A compound that blocks iron-containing enzymes in the brain improves recovery following brain hemorrhage, a new study in rodents shows, and it works in an unexpected way. Instead of binding all free iron released from burst blood vessels, it targets a small family of iron-containing enzymes without affecting total iron -- an element required for various physiological processes such as mitochondrial function, cell signaling, and cell division.
Brain hemorrhage, bleeding inside the brain caused by a ruptured blood vessel that can lead to death or disability, is growing in prevalence. Common causes include stroke, blunt trauma, brain tumors, and use of blood-thinners. Blood cells that have leaked from burst vessels can break down, releasing toxic products like iron that damage surrounding tissues.
Compounds that bind to iron and remove it from the body, known as iron chelators, have been shown to protect the brain during bleeding. However, these compounds can have wide-ranging side effects since they can also bind to iron in other parts of the brain where healthy cells need it to survive.
A challenge in developing iron chelators for use in human therapy is to reduce iron accumulation without disrupting iron-dependent cellular functions. Here, Saravanan Karuppagounder and colleagues identified a more selective iron chelator compound that they named adaptaquin.
In a series of cell-based studies, they showed that it both blocked a family of iron-containing, oxygen-sensing enzymes called hypoxia-inducible factor prolyl-hydroxylases (HIF-PHD) and, critically, protected neurons by activating genes that protect them from oxidative stress.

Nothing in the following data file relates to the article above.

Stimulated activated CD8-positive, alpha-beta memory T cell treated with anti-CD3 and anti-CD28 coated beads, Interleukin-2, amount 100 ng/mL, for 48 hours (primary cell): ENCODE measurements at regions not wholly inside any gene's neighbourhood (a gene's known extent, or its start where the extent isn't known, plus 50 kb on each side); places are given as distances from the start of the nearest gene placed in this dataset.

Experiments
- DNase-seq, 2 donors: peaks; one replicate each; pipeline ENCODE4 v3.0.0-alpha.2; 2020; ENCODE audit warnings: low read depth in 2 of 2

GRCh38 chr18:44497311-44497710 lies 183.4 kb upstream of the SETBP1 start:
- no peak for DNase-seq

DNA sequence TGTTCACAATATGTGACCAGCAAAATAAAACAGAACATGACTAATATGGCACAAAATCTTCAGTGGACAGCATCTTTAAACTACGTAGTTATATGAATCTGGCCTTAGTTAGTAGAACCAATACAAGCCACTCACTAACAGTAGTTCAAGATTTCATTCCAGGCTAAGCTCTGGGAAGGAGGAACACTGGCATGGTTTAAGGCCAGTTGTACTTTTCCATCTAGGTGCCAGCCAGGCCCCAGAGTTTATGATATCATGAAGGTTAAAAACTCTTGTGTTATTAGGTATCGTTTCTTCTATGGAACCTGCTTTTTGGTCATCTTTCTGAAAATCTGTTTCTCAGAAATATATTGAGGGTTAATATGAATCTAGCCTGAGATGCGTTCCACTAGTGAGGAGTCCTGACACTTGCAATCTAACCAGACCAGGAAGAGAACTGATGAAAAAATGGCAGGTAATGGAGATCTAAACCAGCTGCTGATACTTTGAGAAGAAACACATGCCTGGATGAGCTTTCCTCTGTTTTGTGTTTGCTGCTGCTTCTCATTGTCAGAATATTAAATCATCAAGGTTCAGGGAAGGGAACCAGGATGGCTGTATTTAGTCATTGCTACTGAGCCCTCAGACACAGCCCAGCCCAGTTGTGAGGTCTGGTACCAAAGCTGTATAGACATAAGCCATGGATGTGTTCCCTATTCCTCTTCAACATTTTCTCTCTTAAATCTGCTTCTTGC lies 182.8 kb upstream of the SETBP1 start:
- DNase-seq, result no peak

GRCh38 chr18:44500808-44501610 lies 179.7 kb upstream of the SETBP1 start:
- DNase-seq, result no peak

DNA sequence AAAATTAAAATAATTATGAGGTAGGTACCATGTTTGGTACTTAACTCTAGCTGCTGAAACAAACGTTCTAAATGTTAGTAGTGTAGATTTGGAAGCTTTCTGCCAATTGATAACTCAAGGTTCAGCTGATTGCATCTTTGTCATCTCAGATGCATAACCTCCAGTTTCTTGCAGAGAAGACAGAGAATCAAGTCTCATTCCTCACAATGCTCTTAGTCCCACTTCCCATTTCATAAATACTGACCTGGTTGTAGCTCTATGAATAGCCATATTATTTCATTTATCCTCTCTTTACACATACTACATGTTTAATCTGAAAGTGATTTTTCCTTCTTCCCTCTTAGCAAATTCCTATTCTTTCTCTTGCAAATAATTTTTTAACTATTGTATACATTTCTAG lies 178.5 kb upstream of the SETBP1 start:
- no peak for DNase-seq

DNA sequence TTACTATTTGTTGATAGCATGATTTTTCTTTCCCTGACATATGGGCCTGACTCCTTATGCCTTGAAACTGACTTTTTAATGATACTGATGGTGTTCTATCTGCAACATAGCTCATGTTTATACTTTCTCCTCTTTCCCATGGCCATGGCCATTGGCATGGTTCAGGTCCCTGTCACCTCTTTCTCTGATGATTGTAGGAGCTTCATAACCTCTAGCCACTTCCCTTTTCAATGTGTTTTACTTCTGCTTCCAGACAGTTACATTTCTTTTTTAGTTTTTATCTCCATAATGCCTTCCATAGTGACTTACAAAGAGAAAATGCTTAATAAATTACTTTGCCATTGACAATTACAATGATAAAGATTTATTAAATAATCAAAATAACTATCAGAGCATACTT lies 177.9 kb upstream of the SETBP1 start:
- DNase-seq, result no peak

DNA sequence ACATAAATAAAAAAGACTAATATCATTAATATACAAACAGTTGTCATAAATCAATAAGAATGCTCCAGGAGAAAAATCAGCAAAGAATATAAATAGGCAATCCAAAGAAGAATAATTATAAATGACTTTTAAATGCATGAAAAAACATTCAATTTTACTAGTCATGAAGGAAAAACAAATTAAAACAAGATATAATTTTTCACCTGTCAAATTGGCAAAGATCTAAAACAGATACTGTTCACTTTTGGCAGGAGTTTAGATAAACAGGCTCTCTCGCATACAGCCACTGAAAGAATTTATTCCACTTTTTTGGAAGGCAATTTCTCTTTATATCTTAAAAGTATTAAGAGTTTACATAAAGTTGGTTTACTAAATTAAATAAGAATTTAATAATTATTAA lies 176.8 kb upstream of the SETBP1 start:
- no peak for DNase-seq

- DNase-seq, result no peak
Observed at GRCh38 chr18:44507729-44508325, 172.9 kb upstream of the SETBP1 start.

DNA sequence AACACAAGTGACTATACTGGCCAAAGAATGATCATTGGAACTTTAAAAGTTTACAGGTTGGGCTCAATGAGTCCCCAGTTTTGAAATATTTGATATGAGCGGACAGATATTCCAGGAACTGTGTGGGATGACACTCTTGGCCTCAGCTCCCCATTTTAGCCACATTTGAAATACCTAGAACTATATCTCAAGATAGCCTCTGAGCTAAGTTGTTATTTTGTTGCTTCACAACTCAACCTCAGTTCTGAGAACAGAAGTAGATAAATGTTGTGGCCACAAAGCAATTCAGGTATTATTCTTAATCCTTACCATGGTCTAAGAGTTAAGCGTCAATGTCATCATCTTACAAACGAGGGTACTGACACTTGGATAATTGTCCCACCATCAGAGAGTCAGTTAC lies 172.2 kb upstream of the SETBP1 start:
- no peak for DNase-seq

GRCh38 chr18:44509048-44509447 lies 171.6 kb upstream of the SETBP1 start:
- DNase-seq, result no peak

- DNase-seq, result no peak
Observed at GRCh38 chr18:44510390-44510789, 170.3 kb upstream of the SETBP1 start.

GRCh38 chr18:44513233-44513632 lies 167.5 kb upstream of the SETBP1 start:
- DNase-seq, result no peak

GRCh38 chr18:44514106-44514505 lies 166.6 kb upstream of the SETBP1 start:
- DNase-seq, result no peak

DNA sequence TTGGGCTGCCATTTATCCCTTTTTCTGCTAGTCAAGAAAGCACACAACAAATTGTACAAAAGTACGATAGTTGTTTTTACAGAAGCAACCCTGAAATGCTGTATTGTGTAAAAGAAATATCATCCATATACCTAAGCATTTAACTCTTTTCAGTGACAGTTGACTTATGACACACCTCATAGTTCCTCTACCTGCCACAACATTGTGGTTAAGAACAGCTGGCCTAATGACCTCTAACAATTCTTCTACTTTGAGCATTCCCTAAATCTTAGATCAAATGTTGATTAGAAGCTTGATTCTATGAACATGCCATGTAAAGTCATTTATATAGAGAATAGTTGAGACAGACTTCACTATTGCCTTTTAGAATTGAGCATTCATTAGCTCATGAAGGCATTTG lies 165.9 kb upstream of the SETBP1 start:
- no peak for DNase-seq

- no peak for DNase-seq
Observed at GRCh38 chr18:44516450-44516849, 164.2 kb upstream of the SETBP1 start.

The researchers used a series of molecular and pharmacological tools to show that, both in vitro and in vivo, inhibiting HIF-PHD with adaptaquin may be neuroprotective after a brain hemorrhage event. Closer inspection revealed that the drug had little effect on either iron in the brain or, unexpectedly, the target of the oxygen-sensing enzymes. Instead, adaptaquin seemed to work by blocking a protein called ATF4 that drove cell death in neurons.
Altogether, the findings support further development of adaptaquin as a potential treatment for brain bleeding.
Materials provided by American Association for the Advancement of Science. Note: Content may be edited for style and length.
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